DKE ban lifted

The ban on DKE’s pledge activities was lifted in early November, less than one month after it was imposed by the Delta Kappa Epsilon national organization.

DKE’s national organization had directed the Yale chapter to stop all pledge activities — including the initiation of new members — beginning Oct. 17. A week later, National Executive Director Douglas Lanpher met with Miller on campus. In a letter to the Yale community Oct. 24 about the meeting, Miller said she had asked Lanpher to make the fraternity’s probation indefinite — but this Tuesday, Yale DKE president Jordan Forney ’11 said the ban was removed early last month.

Forney said the Yale chapter and the DKE headquarters have been communicating since the chapter’s Oct. 13 ritual sparked campus outcry. Both parties came to an agreement, Forney said, and the chapter’s new pledge class will be formally inducted next semester.

Miller said Tuesday night that she could not comment on the ban’s removal, since she has not received direct word from Lanpher or other representatives from DKE’s national organization regarding the Yale chapter.

DKE National Executive Director Doug Lanpher did not respond to multiple requests for comment.

The fraternity’s reinstatement of pledge activities comes after significant backlash from students and administrators against DKE’s chants on Old Campus. Blindfolded pledges shouted phrases such as, “No means yes, yes means anal” and “My name is Jack, I’m a necrophiliac, I f— dead women.”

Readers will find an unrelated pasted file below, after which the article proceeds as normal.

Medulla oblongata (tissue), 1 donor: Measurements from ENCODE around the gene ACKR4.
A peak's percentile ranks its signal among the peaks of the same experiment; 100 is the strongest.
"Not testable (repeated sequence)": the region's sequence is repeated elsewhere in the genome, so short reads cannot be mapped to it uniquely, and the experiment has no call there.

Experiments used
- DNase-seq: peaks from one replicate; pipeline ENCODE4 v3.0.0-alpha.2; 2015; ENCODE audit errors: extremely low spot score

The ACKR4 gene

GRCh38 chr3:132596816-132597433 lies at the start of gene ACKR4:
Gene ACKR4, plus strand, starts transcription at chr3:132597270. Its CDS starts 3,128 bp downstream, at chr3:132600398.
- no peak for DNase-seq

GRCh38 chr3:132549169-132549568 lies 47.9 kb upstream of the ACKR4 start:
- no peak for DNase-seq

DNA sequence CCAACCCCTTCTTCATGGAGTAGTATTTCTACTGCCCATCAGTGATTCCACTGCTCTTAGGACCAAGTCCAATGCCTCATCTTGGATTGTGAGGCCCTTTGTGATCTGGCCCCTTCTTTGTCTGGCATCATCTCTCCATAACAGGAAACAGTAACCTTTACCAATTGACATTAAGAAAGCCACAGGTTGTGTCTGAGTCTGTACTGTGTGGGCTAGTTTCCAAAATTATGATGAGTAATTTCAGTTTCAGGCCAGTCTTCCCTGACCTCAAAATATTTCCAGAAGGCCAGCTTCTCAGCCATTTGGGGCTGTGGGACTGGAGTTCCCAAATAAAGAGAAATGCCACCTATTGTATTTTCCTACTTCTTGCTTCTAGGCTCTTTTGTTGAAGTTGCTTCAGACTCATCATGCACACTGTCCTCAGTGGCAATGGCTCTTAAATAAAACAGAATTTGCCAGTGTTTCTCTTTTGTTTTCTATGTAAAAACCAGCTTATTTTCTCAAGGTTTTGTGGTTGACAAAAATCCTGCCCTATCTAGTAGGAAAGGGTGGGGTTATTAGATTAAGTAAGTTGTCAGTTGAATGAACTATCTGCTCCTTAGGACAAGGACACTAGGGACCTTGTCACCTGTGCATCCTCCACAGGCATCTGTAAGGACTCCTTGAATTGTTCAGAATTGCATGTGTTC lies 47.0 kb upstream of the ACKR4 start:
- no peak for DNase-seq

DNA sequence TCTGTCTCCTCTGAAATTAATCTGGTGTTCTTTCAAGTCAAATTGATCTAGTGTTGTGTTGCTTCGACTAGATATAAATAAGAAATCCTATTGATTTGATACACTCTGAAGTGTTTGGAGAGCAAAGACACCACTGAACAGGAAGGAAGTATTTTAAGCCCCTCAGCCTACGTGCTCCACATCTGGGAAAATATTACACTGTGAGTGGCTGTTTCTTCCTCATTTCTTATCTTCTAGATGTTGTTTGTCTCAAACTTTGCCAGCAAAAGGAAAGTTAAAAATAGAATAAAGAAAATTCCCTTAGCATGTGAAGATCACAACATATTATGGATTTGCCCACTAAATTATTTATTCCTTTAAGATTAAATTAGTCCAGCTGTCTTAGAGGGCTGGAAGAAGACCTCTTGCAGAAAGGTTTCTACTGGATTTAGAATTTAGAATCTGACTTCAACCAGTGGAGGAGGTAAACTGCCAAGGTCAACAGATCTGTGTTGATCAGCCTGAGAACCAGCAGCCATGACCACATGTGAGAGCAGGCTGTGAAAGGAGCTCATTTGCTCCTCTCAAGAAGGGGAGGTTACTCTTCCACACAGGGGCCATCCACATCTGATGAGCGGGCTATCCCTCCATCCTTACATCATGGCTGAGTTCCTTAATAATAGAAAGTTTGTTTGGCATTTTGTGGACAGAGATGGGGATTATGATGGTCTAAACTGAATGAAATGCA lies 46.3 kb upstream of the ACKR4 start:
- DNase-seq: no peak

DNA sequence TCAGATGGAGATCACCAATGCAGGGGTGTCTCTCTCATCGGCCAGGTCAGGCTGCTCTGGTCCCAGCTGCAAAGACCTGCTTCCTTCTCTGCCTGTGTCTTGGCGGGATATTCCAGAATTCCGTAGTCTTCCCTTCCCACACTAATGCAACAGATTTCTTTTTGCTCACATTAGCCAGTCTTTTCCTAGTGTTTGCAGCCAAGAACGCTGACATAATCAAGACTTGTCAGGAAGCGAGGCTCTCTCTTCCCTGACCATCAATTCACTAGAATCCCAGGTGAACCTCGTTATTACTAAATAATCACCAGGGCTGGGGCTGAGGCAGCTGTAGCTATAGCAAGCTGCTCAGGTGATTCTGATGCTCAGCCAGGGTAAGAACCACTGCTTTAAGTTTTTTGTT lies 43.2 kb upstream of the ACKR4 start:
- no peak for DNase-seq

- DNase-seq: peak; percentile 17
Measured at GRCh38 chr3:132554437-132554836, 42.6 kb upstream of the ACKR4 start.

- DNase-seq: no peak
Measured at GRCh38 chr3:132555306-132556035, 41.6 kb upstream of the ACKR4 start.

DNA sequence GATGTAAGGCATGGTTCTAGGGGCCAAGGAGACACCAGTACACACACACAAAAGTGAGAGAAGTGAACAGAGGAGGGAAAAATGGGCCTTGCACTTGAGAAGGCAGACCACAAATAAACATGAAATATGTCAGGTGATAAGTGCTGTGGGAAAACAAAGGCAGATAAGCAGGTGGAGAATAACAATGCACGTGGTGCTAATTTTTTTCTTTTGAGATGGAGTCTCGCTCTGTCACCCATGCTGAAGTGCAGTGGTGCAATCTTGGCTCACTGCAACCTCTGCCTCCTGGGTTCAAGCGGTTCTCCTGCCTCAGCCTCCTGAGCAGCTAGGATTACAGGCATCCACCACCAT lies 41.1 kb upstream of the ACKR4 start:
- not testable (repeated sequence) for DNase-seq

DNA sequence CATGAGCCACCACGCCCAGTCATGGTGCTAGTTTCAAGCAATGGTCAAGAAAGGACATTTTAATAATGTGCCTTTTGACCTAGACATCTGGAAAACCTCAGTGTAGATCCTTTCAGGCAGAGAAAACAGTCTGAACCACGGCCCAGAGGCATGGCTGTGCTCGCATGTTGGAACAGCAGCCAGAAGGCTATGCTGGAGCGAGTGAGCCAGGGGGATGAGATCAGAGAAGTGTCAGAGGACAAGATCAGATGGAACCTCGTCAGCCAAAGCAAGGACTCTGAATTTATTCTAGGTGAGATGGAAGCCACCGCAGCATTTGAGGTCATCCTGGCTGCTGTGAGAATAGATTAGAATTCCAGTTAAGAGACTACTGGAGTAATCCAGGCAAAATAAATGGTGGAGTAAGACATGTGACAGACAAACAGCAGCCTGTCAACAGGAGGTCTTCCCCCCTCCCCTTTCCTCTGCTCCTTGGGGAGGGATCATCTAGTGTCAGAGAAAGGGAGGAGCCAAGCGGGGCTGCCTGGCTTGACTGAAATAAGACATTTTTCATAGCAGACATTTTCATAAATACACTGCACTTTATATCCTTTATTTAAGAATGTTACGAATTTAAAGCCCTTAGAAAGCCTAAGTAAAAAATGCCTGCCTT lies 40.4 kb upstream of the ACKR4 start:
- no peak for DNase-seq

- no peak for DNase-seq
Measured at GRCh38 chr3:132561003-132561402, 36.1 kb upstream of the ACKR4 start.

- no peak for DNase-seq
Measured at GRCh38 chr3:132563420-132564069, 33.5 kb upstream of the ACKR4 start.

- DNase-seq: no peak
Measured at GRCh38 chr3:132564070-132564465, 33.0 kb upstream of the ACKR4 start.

DKE apologized for its actions amid criticism from the Women’s Center and other campus fraternities. A series of panels discussing sexual climate ensued — some organized before or after the Oct. 13 episode — and students analyzed the DKE incident within the context of Yale’s overall sexual culture. The panels ranged from academic reflections on the controversy to a dialogue on unwanted consensual sex.

In an interview with the News Oct. 26, Miller said that examining undergraduate groups’ initiation practices was “high on [her] agenda” since DKE’s actions had raised a slew of questions about such traditions elsewhere at Yale. Miller announced the creation of a committee to explore hazing and initiation practices in her Oct. 24 letter.

Dean of Student Affairs Marichal Gentry has also requested that the Executive Committee investigate the full course of events surrounding the DKE incident.

Comments

  • edm2012

    So much for that being a punishment, what a joke.

  • newelirent

    As the parent of a freshman my response is simple. This is a disgrace. It’s difficult to believe that Yale doesn’t have enough influence to pressure DKE international to enforce a one year suspension. Time for the DKE community to man up and take responsibility for some really poor behavior. And it’s time for the Yale administration to put some action behind the words. And . . . it’s probably time for all the rest of us to move on.

  • ps477

    A little over a month is so not the same thing as “indefinite.” This is ridiculous.

  • TheNavySeal

    All bark and no bite. Weakness never wins.